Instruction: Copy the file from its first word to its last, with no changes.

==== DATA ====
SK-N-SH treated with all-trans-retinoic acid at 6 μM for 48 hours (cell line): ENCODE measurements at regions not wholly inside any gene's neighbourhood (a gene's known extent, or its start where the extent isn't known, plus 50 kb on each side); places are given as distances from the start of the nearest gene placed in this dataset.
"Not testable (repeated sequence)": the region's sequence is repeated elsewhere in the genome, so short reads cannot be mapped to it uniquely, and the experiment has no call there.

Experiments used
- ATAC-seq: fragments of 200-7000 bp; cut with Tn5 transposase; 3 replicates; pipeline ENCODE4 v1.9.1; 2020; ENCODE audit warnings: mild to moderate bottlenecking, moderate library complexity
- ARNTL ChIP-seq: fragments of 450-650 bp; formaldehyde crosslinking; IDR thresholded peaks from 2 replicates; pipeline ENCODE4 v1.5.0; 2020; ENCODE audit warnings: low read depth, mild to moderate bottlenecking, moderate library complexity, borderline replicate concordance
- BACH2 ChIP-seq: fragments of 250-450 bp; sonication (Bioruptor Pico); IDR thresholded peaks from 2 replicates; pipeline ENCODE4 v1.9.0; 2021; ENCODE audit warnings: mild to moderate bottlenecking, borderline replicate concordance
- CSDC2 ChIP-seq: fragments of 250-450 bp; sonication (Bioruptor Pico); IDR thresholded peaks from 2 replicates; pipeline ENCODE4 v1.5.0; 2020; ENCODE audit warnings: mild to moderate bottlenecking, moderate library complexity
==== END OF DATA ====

SK-N-SH treated with all-trans-retinoic acid at 6 μM for 48 hours (cell line): ENCODE measurements at regions not wholly inside any gene's neighbourhood (a gene's known extent, or its start where the extent isn't known, plus 50 kb on each side); places are given as distances from the start of the nearest gene placed in this dataset.
"Not testable (repeated sequence)": the region's sequence is repeated elsewhere in the genome, so short reads cannot be mapped to it uniquely, and the experiment has no call there.

Experiments used
- ATAC-seq: fragments of 200-7000 bp; cut with Tn5 transposase; 3 replicates; pipeline ENCODE4 v1.9.1; 2020; ENCODE audit warnings: mild to moderate bottlenecking, moderate library complexity
- ARNTL ChIP-seq: fragments of 450-650 bp; formaldehyde crosslinking; IDR thresholded peaks from 2 replicates; pipeline ENCODE4 v1.5.0; 2020; ENCODE audit warnings: low read depth, mild to moderate bottlenecking, moderate library complexity, borderline replicate concordance
- BACH2 ChIP-seq: fragments of 250-450 bp; sonication (Bioruptor Pico); IDR thresholded peaks from 2 replicates; pipeline ENCODE4 v1.9.0; 2021; ENCODE audit warnings: mild to moderate bottlenecking, borderline replicate concordance
- CSDC2 ChIP-seq: fragments of 250-450 bp; sonication (Bioruptor Pico); IDR thresholded peaks from 2 replicates; pipeline ENCODE4 v1.5.0; 2020; ENCODE audit warnings: mild to moderate bottlenecking, moderate library complexity